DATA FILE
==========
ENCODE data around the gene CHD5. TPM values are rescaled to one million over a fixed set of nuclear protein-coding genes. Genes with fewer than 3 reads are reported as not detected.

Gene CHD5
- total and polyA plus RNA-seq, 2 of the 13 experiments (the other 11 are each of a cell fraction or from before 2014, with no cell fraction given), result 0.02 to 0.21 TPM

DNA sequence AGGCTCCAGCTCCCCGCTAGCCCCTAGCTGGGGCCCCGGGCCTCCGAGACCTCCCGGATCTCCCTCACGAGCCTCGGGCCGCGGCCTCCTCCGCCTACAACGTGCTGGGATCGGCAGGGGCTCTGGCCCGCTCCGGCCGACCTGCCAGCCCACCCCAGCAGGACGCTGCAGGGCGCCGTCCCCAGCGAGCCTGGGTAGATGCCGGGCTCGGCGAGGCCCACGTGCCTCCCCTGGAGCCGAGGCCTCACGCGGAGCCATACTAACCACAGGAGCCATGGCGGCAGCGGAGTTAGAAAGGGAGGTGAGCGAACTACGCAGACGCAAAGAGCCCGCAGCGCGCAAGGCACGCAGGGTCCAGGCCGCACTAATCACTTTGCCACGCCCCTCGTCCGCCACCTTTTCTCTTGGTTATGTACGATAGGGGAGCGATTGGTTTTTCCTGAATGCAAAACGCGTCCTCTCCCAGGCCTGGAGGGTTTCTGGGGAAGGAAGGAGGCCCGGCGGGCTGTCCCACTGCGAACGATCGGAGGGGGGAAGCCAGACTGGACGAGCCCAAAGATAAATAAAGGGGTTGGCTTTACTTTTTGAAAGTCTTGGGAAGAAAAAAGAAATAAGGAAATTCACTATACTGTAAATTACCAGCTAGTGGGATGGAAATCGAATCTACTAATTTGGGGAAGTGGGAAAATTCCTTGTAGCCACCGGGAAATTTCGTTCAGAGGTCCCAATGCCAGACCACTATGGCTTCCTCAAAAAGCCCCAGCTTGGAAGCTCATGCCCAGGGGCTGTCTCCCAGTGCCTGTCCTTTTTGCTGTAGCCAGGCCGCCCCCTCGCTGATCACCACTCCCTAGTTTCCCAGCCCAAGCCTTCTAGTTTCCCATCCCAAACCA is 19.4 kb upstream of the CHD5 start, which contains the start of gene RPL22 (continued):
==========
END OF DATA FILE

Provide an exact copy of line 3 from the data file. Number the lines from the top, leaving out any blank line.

- total and polyA plus RNA-seq, 2 of the 13 experiments (the other 11 are each of a cell fraction or from before 2014, with no cell fraction given), result 0.02 to 0.21 TPM